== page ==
Jane Austen's Emma is as Exquisite and Multi-Layered as a Painting by Vermeer
Watching the new adaptation of Emma on PBS I was enchanted by its visual beauty. I am not talking about the actors, although Romola Garai and Jonny Lee Miller are easy on the eye, but about the richness of the colors of the costumes and sets, and the precise composition of the exterior and interior shots and placement of the camera. When I viewed the images I had pulled, I realized why I had reacted so viscerally to this production: the pictures reminded me of the paintings of my favorite Dutch artist, Johannes Vermeer. Thinking about this visual connection, I was struck by the coincidences in the lives and careers of Jane Austen and this master painter.
Emma wanders through the house, alone and restless. Framed in the doorway, she is isolated, both literally and figuratively.
Both the painter and writer are known for their limited but exquisite output, and neither was particularly appreciated during their lifetime. Yes, the Prince Regent had Jane dedicate her new novel, Emma, to him, as he was one of her admirers, but she lived in obscurity, wrote her novels as "a lady" (not under her own name), and did not achieve fame until well after her death. Vermeer, whose output of three paintings per year was a fraction of the work his contemporaries produced, such as Frans Hals or Jan Steen, had many of his paintings initially attributed to others, and thus did not gain widespread recognition until the late 19th century.
Emma spies Mr. Knightley walking towards her, but we see him out of focus through the barrier of a window, much as she sees him internally. She does not yet recognize how much he truly means to her.
Both Jane and Vermeer were meticulous in their observations. Vermeer's canvases were small, even tiny, (except for The View of Delft, which is not huge by painterly standards), but upon close examination they reveal a richness of detail and luminosity that he painstakingly created by glazing layers upon layers of transparent colors on top of each other. The depth of color Vermeer achieved is unmatched. His paintings seem to glow from within, and his use of light and shade and composition are masterful. Jane Austen's novels also glow. She is most famous for her keen observations of village life and the characters who inhabit her novels. They are so vivid, that one is convinced that one has met these people before. Jane's plots were about ordinary people living ordinary lives. She included no exotic locations or larger-than-life-melodramas, or even much information about the world beyond the novel's regional setting, yet one can reread her books over and over, and gain new insights about the human character every time. Her sharp perceptions of humans and their foibles keep her novels fresh for each generation that discovers them.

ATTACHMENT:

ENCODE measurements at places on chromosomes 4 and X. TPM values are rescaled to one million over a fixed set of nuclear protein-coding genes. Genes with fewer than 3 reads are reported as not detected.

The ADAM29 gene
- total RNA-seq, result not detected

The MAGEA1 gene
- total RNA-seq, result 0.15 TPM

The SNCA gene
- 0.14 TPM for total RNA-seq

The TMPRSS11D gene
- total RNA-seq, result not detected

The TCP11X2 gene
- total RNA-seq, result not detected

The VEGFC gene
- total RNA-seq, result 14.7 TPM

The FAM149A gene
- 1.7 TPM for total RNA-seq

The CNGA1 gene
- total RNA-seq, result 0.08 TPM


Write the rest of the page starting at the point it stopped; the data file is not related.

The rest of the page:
Rooms lead to other rooms and a window provides a glimpse of the outdoors, as in a Vermeer painting. The colors are lush, almost jewel in tone, and balanced by light and shadow.
Both Austen and Vermeer made precious little money from their talents. In an age when large group paintings like Rembrandt's The Nightwatch provided a source of steady income for painters, small and intimate views of domestic scenes were not likely to garner a huge income. Vermeer sold only a few of his works, which today are considered priceless, and was kept on a small retainer by a patron named Ruijven. Jane Austen sold four of her books during her lifetime, receiving a total of £684 13s for her efforts. Multiply this amount by 50, and you have a notion of how little this sum represents today.